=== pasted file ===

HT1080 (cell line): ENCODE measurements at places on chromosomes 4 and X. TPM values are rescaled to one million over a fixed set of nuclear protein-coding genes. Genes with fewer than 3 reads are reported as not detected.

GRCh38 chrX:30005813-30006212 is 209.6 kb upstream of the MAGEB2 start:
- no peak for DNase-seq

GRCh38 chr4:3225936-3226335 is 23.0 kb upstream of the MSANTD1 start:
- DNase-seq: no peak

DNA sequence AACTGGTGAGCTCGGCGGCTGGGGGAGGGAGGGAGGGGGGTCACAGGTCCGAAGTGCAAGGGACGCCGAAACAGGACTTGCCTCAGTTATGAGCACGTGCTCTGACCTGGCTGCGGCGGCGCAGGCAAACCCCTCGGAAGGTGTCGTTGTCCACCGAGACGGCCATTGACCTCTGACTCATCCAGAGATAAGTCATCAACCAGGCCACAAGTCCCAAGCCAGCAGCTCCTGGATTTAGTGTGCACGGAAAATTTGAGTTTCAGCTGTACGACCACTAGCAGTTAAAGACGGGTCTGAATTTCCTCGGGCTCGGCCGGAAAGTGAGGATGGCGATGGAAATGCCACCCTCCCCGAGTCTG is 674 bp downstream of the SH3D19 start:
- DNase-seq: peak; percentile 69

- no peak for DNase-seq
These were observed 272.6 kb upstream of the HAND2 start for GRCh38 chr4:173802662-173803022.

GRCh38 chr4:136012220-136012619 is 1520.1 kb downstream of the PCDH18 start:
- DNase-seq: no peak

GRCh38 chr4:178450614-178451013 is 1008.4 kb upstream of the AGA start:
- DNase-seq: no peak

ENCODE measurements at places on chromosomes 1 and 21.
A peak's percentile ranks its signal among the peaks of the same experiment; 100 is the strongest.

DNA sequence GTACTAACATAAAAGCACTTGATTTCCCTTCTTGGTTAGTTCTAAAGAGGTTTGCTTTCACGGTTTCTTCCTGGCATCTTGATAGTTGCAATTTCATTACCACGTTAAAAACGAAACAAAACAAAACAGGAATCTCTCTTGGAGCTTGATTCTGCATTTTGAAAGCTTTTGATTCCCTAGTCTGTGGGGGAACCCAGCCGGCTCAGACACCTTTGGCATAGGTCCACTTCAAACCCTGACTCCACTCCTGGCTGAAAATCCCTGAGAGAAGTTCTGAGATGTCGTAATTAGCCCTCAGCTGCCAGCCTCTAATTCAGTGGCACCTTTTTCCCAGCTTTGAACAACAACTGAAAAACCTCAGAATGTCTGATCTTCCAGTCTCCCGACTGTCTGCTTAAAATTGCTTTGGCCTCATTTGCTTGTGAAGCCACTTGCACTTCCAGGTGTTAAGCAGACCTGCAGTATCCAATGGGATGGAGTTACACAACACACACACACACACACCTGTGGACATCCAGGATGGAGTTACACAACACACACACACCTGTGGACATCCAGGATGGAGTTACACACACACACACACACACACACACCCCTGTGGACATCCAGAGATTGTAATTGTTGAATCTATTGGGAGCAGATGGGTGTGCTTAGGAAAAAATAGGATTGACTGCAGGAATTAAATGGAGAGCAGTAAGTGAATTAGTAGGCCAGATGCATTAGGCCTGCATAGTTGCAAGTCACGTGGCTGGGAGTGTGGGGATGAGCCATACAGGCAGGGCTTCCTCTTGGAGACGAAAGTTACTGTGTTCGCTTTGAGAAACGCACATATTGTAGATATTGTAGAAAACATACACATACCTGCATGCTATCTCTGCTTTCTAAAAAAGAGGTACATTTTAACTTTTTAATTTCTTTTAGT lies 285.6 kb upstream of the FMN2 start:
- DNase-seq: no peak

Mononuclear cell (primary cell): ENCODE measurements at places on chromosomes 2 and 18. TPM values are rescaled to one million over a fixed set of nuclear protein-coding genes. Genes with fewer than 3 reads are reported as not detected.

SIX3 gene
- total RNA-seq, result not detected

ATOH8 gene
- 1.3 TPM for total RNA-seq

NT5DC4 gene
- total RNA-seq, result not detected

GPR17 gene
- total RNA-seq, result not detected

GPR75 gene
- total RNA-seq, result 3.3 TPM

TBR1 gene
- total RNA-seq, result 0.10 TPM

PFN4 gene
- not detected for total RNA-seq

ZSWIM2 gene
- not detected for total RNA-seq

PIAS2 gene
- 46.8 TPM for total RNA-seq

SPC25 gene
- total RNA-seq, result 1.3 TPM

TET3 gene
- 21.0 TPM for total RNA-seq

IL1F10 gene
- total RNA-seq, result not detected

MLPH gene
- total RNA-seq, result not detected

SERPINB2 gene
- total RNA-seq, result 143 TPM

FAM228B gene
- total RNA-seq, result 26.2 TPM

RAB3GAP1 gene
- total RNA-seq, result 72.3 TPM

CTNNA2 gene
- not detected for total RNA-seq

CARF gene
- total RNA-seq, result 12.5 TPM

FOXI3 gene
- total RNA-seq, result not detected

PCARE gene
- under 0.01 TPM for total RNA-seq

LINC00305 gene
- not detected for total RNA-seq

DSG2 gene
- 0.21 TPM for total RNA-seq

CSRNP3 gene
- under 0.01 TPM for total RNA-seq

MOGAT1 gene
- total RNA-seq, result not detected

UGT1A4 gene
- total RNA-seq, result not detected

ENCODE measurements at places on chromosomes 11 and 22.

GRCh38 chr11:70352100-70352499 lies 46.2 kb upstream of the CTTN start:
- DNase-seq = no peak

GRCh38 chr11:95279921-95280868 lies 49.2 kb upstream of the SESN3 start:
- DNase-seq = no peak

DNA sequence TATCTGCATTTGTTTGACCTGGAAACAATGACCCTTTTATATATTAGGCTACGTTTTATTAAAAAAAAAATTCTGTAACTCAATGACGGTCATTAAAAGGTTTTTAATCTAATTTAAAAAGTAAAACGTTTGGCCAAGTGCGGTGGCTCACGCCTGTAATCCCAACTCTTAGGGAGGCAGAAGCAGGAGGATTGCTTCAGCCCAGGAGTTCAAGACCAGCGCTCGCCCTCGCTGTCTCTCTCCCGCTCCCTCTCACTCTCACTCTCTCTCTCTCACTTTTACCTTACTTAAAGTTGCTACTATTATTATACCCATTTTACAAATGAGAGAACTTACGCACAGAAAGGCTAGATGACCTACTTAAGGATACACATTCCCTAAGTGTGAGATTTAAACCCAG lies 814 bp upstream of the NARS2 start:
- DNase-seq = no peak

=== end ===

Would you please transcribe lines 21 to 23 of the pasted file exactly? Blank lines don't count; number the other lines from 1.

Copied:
ATOH8 gene
- 1.3 TPM for total RNA-seq

NT5DC4 gene